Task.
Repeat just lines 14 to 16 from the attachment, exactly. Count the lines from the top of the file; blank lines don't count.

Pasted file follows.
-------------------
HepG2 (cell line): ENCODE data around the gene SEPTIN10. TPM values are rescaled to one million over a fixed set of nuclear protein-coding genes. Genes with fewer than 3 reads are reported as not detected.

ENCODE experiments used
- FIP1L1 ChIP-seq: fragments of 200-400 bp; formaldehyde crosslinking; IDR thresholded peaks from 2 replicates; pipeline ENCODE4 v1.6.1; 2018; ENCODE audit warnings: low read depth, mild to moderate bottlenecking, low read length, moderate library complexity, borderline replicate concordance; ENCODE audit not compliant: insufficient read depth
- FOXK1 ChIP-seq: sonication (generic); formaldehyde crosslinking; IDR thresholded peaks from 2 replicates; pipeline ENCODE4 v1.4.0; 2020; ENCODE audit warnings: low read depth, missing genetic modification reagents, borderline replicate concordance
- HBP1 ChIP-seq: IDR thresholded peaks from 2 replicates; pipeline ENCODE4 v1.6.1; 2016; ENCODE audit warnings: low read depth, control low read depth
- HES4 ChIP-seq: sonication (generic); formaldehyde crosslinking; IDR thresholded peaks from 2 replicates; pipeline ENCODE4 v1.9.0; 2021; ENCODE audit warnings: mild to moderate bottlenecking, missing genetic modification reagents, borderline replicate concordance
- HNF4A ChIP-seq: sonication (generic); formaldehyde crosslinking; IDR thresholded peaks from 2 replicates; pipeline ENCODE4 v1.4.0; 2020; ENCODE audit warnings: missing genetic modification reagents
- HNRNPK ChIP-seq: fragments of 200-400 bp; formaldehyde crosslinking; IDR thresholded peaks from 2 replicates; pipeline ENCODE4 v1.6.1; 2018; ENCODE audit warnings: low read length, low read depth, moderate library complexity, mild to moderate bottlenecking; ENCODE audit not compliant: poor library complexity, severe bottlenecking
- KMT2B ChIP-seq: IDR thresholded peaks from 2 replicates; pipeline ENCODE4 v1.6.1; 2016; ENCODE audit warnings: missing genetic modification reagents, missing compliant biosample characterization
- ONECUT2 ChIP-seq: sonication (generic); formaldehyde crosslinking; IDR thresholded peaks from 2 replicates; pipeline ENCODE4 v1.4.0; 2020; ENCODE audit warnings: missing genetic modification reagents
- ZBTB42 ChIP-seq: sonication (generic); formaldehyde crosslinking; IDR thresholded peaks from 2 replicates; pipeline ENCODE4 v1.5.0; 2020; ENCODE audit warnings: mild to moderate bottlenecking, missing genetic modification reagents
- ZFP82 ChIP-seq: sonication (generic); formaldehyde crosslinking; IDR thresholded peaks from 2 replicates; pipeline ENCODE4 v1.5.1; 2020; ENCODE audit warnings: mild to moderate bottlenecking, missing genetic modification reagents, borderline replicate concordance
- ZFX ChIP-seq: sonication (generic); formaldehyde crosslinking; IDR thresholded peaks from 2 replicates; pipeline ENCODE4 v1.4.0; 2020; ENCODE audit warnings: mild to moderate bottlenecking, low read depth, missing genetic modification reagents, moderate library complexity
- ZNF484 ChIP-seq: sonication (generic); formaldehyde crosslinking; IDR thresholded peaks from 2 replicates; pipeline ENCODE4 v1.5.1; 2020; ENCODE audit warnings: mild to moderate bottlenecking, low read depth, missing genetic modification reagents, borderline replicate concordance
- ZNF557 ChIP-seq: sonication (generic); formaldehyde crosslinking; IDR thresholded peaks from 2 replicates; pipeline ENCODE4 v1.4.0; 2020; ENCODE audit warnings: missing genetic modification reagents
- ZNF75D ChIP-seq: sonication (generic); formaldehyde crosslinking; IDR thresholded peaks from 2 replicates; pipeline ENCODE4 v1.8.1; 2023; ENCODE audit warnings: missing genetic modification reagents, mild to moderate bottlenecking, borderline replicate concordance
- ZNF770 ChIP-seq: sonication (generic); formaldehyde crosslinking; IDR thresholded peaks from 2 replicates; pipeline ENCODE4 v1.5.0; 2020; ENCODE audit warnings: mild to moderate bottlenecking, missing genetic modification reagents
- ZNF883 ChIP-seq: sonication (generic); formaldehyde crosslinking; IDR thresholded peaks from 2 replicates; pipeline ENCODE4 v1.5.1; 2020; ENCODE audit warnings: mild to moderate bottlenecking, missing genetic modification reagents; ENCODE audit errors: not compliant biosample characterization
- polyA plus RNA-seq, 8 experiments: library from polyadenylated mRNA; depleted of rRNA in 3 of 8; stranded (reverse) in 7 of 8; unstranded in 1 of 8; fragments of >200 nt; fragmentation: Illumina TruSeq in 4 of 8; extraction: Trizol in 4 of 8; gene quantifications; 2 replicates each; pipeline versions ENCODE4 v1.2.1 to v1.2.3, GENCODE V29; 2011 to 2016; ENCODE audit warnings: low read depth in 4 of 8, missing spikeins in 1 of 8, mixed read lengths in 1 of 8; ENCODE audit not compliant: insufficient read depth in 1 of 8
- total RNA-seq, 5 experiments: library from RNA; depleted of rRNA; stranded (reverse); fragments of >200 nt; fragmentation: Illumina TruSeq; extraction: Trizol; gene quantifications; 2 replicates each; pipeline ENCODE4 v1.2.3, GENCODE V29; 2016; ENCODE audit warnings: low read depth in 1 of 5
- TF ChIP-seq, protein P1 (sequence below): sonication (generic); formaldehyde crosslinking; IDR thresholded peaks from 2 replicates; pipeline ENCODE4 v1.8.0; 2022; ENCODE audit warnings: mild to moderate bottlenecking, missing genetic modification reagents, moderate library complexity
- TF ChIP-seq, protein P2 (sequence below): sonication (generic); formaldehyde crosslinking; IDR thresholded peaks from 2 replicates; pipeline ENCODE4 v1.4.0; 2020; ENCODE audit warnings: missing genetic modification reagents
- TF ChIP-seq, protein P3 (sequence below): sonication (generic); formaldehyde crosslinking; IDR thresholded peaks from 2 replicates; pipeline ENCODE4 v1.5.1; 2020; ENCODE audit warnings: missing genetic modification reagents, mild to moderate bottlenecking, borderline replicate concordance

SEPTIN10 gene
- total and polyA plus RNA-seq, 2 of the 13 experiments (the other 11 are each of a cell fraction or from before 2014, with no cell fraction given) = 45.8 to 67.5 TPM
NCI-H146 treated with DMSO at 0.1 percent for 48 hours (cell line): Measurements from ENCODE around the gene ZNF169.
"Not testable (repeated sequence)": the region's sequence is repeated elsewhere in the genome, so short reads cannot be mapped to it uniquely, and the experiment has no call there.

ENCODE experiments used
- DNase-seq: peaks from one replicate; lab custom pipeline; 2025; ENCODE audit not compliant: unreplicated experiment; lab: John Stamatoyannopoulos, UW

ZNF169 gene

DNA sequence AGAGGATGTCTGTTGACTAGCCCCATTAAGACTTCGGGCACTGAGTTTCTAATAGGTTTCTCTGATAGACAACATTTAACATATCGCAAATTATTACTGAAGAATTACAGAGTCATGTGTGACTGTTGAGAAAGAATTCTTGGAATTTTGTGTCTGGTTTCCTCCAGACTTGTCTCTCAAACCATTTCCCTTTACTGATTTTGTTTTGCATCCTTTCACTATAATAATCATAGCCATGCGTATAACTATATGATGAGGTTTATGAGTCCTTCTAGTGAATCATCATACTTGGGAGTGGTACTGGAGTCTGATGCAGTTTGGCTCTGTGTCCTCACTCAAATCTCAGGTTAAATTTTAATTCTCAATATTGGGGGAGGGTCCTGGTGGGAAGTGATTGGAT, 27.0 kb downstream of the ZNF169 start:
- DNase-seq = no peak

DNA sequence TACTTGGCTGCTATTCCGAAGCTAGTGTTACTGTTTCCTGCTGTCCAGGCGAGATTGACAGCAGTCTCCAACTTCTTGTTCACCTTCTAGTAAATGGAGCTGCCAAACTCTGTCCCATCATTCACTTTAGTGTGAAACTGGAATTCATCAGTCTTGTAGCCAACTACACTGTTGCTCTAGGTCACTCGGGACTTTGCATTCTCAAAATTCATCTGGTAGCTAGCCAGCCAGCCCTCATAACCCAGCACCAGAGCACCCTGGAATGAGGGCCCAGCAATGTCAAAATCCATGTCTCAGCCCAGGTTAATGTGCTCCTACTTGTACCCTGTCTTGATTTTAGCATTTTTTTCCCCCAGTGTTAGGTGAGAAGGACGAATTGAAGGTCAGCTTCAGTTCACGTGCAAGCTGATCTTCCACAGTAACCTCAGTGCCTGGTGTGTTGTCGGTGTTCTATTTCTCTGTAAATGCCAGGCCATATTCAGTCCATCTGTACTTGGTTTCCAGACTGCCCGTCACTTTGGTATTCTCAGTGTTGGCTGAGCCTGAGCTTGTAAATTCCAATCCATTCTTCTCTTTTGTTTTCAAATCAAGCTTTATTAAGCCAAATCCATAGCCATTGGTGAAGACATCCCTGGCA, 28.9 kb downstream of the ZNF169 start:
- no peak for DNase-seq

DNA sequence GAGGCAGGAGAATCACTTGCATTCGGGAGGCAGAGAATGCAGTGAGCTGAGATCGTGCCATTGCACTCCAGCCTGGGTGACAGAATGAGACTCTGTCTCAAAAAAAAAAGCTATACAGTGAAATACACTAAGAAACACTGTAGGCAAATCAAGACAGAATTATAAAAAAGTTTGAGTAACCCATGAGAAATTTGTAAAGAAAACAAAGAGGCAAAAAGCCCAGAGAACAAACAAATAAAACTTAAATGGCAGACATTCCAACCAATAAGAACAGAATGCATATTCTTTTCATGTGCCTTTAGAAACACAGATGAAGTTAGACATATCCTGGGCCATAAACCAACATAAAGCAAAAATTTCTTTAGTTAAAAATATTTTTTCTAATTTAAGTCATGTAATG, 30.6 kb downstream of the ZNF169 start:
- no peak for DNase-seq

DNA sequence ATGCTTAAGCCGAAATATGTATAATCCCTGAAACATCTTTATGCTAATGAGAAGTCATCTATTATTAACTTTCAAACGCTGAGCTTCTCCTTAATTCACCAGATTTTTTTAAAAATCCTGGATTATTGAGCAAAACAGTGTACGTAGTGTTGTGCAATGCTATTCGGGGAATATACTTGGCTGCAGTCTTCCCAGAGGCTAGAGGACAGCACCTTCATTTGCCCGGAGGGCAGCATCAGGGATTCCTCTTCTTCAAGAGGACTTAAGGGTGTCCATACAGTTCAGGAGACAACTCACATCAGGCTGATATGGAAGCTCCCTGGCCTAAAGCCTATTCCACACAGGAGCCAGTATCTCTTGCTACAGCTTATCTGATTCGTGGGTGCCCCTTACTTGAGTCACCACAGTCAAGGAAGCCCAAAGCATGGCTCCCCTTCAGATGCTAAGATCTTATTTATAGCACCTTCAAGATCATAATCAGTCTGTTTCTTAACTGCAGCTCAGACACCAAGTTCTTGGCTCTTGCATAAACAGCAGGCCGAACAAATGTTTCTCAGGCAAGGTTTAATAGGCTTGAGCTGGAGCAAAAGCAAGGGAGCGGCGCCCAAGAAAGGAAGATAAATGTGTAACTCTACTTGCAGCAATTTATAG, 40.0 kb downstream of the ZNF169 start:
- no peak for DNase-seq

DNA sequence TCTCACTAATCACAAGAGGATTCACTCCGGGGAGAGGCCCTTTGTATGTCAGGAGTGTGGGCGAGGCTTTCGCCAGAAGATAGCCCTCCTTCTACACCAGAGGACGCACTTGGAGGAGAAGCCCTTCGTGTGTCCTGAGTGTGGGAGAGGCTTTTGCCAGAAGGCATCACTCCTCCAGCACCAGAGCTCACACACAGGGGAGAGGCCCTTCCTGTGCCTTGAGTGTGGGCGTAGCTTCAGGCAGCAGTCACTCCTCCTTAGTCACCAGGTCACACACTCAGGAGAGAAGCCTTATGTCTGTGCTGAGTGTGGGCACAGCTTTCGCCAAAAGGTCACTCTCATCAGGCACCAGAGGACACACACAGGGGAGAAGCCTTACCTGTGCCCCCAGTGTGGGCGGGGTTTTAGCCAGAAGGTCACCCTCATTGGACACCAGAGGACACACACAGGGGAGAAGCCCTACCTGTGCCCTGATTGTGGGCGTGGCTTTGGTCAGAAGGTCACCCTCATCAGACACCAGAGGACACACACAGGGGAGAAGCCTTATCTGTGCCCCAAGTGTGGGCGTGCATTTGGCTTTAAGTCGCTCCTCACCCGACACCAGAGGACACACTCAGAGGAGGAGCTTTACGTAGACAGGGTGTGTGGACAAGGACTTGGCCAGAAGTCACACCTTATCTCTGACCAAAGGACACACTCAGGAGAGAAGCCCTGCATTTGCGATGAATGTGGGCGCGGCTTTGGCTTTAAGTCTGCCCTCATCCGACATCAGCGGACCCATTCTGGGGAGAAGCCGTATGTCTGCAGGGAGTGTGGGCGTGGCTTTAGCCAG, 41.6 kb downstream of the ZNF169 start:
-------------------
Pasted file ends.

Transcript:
- ZNF484 ChIP-seq: sonication (generic); formaldehyde crosslinking; IDR thresholded peaks from 2 replicates; pipeline ENCODE4 v1.5.1; 2020; ENCODE audit warnings: mild to moderate bottlenecking, low read depth, missing genetic modification reagents, borderline replicate concordance
- ZNF557 ChIP-seq: sonication (generic); formaldehyde crosslinking; IDR thresholded peaks from 2 replicates; pipeline ENCODE4 v1.4.0; 2020; ENCODE audit warnings: missing genetic modification reagents
- ZNF75D ChIP-seq: sonication (generic); formaldehyde crosslinking; IDR thresholded peaks from 2 replicates; pipeline ENCODE4 v1.8.1; 2023; ENCODE audit warnings: missing genetic modification reagents, mild to moderate bottlenecking, borderline replicate concordance